I also saw the Lion monument, 'the dying Lion of Lucerne'. It has been carved out of the rock as a memorial. It snowed furiously in the afternoon. It was pretty dramatic. I found shelter in the Picasso Museum. I didn't realise he had such a fixation on the naked female body.
Lucerne was so beautiful. I was hoping to also get to the Jungfraujoch but cloudy days prevented it. I'll have to go back in summer to Interlaken for some mountain air and adventure. Perhaps even a bike ride with cow bells ringing in the distance. Snow is very pretty, but bring on summer!
Pretty as a postcard pics are here http://www.facebook.com/album.php?aid=34474&l=2...
Location: London, UK
A few birthdays, a live recording of a radio play, a wig party, St Patrick's Day (several) celebrations and theatre had my attention in the lead up to Easter. Along with general injuries (tenosynouitis to my arm), from my first gym trip after Australia. I think I'm finding new ways to hurt myself.
Cat also introduced me to a wonderful Thai place called Busaba. Which I then introduced to Dave, and then Cat and I introduced to Lucy. Is three times in two weeks excessive? The chilli calamari are worth it on their own! I also love the informal communal tables. Here you can't reserve a table (ha, take that!) and the line is well out the door. As a testament to it, and to prove I'm not obsessed (ok, maybe a little...) Lucy has now been there twice in one week. See! See!! http://www.london-eating.co.uk/10.htm
Just on good food, I hadn't been to the Portobello Markets since 2003, so it was time. It really is a lovely area. BTW, I seem to be having difficulty finding ricotta over here. Thanks also to Michael who calls me from Aus to tell me what's on his sandwich! Damn you and your ricotta!!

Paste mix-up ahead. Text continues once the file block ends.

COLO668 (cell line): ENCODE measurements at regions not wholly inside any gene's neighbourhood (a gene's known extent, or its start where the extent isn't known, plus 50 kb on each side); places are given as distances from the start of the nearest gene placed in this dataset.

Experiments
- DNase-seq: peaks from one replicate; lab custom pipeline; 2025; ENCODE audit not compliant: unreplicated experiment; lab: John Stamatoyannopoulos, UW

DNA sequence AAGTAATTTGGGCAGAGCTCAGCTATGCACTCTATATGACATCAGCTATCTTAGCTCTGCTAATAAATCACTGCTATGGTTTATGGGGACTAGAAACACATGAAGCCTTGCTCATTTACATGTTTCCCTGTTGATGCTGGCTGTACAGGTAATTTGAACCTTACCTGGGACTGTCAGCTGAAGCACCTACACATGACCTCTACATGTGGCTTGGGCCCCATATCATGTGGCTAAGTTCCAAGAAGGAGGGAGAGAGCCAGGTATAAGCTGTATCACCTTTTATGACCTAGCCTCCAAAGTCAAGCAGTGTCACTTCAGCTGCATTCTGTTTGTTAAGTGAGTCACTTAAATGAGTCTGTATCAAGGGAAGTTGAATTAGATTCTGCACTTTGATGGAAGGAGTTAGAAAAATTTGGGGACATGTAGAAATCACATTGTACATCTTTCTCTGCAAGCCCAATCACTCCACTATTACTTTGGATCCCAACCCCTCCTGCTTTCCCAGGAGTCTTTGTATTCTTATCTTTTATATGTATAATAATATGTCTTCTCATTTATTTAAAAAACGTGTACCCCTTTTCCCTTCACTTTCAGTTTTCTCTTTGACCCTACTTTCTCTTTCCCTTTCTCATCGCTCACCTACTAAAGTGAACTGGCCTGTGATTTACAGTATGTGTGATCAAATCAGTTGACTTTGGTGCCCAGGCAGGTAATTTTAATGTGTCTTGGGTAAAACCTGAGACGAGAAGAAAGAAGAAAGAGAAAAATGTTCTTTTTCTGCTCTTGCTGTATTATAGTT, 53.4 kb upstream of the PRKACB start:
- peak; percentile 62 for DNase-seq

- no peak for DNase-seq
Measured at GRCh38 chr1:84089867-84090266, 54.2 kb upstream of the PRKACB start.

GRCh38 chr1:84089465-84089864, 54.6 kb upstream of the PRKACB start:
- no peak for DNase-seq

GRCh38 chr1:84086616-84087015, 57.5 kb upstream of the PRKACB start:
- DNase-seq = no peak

Avenue Q at the theatre was good. It combines puppetry with human actors. Some of the singers were excellent. It was a cute, feel good type of show.
The BBC radio play deserves it's own slot too. Hut 33 is set in WWII and the characters are in a code-breaking hut. Microphones hang from the ceiling over the crowd, and the actors are on stage, rising from their chairs when they have a part. It was really good! I was crying from laughter, and at times when no one else was. Why, oh why, do I find accents so funny? Maybe I should look for a Russian and be happy forever more!
Location: Paris, France
I was back at work for a week and then off to Paris with the work crew. They had won an award for for their work (prior to me joining) and this was their reward. They insisted I join them. Who am I to argue? It would have been rude not to!
I remember when I first went to Paris in 2003 and thinking, I've seen so many great places, how can the guide book go so far as to say this is the most beautiful? But then I saw it on a beautiful summer's day and later at night with the lights going crazy on the Eiffel tower. Lovely street lamps, beautiful bridges, small side roads. While the magic isn't quite the same in winter, it's still lovely. Mind you, that might have more to do with me preferring sunshine.
My bedroom in our hotel had a chandelier. I love how they do things. We went up the Eiffel Tower, and walk around town and dinner out. We had a bar recommended to us, but the waitress directed us to somewhere better. Turns out they were both gay bars. Good fun and good scenery at least.